The United Nations General Assembly voted last month to engage the International Court of Justice at The Hague in weighing in on the responsibility of high-emitting countries to engage in actions to address climate change. The resolution was sponsored by Vanuatu, one of the small island states most threatened by global heating and sea level rise. With net zero carbon emissions, Vanuatu is one of the world’s most vulnerable countries; over ¼ of its population will be impacted by rising sea levels.
Over the past 30 years, the tiny nation of Vanuatu has emerged as a leader in advocating for climate justice. In 1991, it was the first nation to call for “loss and damage” to be incorporated within the UNFCCC negotiating text, a proposal that was finally realized last year at COP27 in Sharm el-Sheikh, Egypt. Loss and damage would assist vulnerable nations that are disproportionally impacted by the devastating impacts of climate change.
“The fund is an essential part of building back trust after 30 years of failed acknowledgement of the need for finance specifically allocated to address loss and damage resulting from unmitigated emissions and inadequate adaptation support,” Vanuatu’s lead climate negotiator Christopher Bartlett said.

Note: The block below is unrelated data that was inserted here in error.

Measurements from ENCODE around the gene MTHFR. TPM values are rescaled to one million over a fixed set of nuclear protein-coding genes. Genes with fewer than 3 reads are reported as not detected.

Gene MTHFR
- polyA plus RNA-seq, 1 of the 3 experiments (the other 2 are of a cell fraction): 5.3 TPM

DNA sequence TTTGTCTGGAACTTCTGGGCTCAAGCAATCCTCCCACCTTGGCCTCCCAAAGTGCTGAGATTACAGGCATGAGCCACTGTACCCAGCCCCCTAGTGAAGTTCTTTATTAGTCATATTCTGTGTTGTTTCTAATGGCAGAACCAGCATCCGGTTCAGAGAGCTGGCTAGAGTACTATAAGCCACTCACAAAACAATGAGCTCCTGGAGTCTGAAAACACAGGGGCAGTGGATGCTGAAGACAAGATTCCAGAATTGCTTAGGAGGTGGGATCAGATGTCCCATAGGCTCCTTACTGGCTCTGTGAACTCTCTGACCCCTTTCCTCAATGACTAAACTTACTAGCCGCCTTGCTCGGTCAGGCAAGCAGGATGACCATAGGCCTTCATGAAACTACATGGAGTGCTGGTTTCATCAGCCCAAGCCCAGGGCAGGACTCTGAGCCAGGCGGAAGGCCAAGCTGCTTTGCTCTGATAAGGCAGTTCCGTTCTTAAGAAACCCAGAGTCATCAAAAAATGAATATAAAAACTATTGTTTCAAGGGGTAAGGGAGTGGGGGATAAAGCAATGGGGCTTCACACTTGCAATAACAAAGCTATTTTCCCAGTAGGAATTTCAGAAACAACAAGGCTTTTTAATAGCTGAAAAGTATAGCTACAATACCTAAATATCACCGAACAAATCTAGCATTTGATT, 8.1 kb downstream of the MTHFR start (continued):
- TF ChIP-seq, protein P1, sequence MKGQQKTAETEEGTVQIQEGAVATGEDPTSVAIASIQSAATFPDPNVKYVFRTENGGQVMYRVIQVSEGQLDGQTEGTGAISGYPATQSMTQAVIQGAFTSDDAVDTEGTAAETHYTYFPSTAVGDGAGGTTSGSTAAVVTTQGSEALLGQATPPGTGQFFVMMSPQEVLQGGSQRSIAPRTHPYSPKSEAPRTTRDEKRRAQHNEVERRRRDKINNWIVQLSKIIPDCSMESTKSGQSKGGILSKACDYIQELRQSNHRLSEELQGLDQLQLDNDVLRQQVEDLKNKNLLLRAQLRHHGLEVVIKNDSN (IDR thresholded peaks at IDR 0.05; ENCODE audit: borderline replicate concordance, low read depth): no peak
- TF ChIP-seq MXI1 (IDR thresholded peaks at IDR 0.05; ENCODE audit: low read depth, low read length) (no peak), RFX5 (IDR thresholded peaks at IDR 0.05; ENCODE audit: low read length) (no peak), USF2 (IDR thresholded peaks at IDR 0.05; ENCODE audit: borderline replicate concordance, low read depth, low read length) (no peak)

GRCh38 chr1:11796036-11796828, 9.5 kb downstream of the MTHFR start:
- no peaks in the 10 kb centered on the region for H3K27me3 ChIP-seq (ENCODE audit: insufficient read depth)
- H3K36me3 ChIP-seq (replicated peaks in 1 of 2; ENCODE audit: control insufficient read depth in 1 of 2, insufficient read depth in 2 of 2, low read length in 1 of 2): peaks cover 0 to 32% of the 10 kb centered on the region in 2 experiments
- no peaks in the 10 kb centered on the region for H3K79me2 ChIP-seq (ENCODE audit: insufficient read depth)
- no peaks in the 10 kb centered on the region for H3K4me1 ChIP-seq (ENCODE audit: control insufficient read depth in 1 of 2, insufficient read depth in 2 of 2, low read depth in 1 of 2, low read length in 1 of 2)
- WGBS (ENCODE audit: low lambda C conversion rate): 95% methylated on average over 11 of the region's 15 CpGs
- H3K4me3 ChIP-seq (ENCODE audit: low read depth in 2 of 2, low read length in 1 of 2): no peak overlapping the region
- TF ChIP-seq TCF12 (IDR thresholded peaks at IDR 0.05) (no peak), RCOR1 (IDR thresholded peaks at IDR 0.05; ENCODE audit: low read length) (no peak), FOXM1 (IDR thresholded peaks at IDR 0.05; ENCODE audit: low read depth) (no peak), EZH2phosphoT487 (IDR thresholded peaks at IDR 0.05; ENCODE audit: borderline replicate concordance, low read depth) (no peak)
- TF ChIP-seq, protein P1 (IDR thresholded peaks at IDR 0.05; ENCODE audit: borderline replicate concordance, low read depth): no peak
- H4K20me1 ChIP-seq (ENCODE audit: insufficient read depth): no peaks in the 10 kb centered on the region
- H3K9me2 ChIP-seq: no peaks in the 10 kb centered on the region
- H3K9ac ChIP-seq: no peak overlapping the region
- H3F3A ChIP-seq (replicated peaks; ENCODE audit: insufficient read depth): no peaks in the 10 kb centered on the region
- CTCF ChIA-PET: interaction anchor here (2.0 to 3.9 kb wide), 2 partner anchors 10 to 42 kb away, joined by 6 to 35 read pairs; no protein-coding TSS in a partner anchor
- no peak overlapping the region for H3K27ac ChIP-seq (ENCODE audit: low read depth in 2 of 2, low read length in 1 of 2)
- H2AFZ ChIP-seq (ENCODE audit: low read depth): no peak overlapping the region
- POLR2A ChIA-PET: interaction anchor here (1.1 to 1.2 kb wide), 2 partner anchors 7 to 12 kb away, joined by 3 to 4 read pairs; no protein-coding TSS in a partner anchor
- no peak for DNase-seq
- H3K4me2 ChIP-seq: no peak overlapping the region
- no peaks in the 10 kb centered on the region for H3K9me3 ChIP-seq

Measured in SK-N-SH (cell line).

Although the ruling of the International Court of Justice would not be binding, it could be cited in climate change-related court cases around the world, Axios reports.
“Together, you are making history,” UN Secretary-General Antonio Guterres said, emphasizing that even though non binding, the ruling of the International Court of Justice “would assist the General Assembly, the UN and member states to take the bolder and stronger climate action that our world so desperately needs.”
The resolution was co-sponsored by over 130 member states.